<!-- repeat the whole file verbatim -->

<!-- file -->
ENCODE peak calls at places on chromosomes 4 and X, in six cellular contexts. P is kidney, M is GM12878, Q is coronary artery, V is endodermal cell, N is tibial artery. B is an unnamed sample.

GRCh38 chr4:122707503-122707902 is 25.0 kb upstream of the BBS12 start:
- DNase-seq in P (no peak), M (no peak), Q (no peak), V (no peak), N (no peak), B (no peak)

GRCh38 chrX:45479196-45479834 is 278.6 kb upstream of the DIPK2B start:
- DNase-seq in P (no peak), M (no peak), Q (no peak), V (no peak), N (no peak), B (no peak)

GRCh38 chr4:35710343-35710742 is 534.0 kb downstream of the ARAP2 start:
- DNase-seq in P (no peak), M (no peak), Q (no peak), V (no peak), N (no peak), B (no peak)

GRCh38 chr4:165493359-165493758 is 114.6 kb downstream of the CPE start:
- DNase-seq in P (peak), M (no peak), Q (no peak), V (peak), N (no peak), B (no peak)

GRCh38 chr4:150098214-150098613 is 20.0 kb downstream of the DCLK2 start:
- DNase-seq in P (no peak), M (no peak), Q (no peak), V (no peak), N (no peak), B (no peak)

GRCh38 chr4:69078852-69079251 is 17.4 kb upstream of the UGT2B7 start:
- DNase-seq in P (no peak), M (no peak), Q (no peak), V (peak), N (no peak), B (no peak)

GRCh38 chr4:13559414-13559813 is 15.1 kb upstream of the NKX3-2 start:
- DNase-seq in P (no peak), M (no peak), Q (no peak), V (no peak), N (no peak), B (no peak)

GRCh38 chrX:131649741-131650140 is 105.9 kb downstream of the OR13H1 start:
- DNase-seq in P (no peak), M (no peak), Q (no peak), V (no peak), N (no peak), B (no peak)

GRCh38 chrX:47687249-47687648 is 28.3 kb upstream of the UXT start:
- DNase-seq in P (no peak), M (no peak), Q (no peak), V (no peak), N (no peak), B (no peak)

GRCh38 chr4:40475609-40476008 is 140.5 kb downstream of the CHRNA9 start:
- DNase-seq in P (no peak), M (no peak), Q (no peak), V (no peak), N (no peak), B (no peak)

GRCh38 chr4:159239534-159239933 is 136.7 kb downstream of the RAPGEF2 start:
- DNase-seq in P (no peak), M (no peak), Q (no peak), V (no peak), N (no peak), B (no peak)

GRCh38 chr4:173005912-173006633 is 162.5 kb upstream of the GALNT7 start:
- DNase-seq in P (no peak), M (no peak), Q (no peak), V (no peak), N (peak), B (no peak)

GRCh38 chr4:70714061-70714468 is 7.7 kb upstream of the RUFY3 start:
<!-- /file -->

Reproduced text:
ENCODE peak calls at places on chromosomes 4 and X, in six cellular contexts. P is kidney, M is GM12878, Q is coronary artery, V is endodermal cell, N is tibial artery. B is an unnamed sample.

GRCh38 chr4:122707503-122707902 is 25.0 kb upstream of the BBS12 start:
- DNase-seq in P (no peak), M (no peak), Q (no peak), V (no peak), N (no peak), B (no peak)

GRCh38 chrX:45479196-45479834 is 278.6 kb upstream of the DIPK2B start:
- DNase-seq in P (no peak), M (no peak), Q (no peak), V (no peak), N (no peak), B (no peak)

GRCh38 chr4:35710343-35710742 is 534.0 kb downstream of the ARAP2 start:
- DNase-seq in P (no peak), M (no peak), Q (no peak), V (no peak), N (no peak), B (no peak)

GRCh38 chr4:165493359-165493758 is 114.6 kb downstream of the CPE start:
- DNase-seq in P (peak), M (no peak), Q (no peak), V (peak), N (no peak), B (no peak)

GRCh38 chr4:150098214-150098613 is 20.0 kb downstream of the DCLK2 start:
- DNase-seq in P (no peak), M (no peak), Q (no peak), V (no peak), N (no peak), B (no peak)

GRCh38 chr4:69078852-69079251 is 17.4 kb upstream of the UGT2B7 start:
- DNase-seq in P (no peak), M (no peak), Q (no peak), V (peak), N (no peak), B (no peak)

GRCh38 chr4:13559414-13559813 is 15.1 kb upstream of the NKX3-2 start:
- DNase-seq in P (no peak), M (no peak), Q (no peak), V (no peak), N (no peak), B (no peak)

GRCh38 chrX:131649741-131650140 is 105.9 kb downstream of the OR13H1 start:
- DNase-seq in P (no peak), M (no peak), Q (no peak), V (no peak), N (no peak), B (no peak)

GRCh38 chrX:47687249-47687648 is 28.3 kb upstream of the UXT start:
- DNase-seq in P (no peak), M (no peak), Q (no peak), V (no peak), N (no peak), B (no peak)

GRCh38 chr4:40475609-40476008 is 140.5 kb downstream of the CHRNA9 start:
- DNase-seq in P (no peak), M (no peak), Q (no peak), V (no peak), N (no peak), B (no peak)

GRCh38 chr4:159239534-159239933 is 136.7 kb downstream of the RAPGEF2 start:
- DNase-seq in P (no peak), M (no peak), Q (no peak), V (no peak), N (no peak), B (no peak)

GRCh38 chr4:173005912-173006633 is 162.5 kb upstream of the GALNT7 start:
- DNase-seq in P (no peak), M (no peak), Q (no peak), V (no peak), N (peak), B (no peak)

GRCh38 chr4:70714061-70714468 is 7.7 kb upstream of the RUFY3 start: